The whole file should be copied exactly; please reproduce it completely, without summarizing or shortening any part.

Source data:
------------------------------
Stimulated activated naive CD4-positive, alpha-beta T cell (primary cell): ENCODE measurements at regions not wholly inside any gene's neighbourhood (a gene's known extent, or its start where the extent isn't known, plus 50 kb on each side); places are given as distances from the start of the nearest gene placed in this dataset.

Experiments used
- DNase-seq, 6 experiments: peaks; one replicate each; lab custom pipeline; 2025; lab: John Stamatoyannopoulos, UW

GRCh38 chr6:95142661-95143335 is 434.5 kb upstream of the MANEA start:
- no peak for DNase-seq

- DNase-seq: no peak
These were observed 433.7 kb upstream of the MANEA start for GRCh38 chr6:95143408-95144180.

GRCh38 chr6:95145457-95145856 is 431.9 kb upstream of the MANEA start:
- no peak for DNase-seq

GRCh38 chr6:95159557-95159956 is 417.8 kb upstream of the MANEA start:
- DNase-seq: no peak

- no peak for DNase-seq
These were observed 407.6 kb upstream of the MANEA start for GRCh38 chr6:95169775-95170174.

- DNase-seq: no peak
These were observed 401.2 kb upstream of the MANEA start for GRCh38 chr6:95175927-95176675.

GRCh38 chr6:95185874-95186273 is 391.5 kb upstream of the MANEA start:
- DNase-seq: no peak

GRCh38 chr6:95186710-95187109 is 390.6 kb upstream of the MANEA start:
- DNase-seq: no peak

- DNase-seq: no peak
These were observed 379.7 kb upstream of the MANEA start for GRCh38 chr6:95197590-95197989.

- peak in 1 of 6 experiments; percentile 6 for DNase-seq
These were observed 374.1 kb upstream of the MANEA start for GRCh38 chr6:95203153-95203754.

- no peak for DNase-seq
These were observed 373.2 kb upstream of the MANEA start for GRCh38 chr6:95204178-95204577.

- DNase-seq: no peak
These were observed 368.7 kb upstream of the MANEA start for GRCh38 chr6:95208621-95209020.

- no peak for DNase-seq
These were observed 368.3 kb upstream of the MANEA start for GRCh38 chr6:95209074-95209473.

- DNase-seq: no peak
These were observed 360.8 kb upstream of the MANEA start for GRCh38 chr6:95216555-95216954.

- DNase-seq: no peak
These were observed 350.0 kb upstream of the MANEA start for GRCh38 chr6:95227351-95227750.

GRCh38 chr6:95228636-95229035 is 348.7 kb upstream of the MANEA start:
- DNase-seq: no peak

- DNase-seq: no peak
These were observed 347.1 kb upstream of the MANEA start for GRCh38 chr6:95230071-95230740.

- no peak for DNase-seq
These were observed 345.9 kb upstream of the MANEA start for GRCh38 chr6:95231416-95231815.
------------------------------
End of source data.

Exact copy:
Stimulated activated naive CD4-positive, alpha-beta T cell (primary cell): ENCODE measurements at regions not wholly inside any gene's neighbourhood (a gene's known extent, or its start where the extent isn't known, plus 50 kb on each side); places are given as distances from the start of the nearest gene placed in this dataset.

Experiments used
- DNase-seq, 6 experiments: peaks; one replicate each; lab custom pipeline; 2025; lab: John Stamatoyannopoulos, UW

GRCh38 chr6:95142661-95143335 is 434.5 kb upstream of the MANEA start:
- no peak for DNase-seq

- DNase-seq: no peak
These were observed 433.7 kb upstream of the MANEA start for GRCh38 chr6:95143408-95144180.

GRCh38 chr6:95145457-95145856 is 431.9 kb upstream of the MANEA start:
- no peak for DNase-seq

GRCh38 chr6:95159557-95159956 is 417.8 kb upstream of the MANEA start:
- DNase-seq: no peak

- no peak for DNase-seq
These were observed 407.6 kb upstream of the MANEA start for GRCh38 chr6:95169775-95170174.

- DNase-seq: no peak
These were observed 401.2 kb upstream of the MANEA start for GRCh38 chr6:95175927-95176675.

GRCh38 chr6:95185874-95186273 is 391.5 kb upstream of the MANEA start:
- DNase-seq: no peak

GRCh38 chr6:95186710-95187109 is 390.6 kb upstream of the MANEA start:
- DNase-seq: no peak

- DNase-seq: no peak
These were observed 379.7 kb upstream of the MANEA start for GRCh38 chr6:95197590-95197989.

- peak in 1 of 6 experiments; percentile 6 for DNase-seq
These were observed 374.1 kb upstream of the MANEA start for GRCh38 chr6:95203153-95203754.

- no peak for DNase-seq
These were observed 373.2 kb upstream of the MANEA start for GRCh38 chr6:95204178-95204577.

- DNase-seq: no peak
These were observed 368.7 kb upstream of the MANEA start for GRCh38 chr6:95208621-95209020.

- no peak for DNase-seq
These were observed 368.3 kb upstream of the MANEA start for GRCh38 chr6:95209074-95209473.

- DNase-seq: no peak
These were observed 360.8 kb upstream of the MANEA start for GRCh38 chr6:95216555-95216954.

- DNase-seq: no peak
These were observed 350.0 kb upstream of the MANEA start for GRCh38 chr6:95227351-95227750.

GRCh38 chr6:95228636-95229035 is 348.7 kb upstream of the MANEA start:
- DNase-seq: no peak

- DNase-seq: no peak
These were observed 347.1 kb upstream of the MANEA start for GRCh38 chr6:95230071-95230740.

- no peak for DNase-seq
These were observed 345.9 kb upstream of the MANEA start for GRCh38 chr6:95231416-95231815.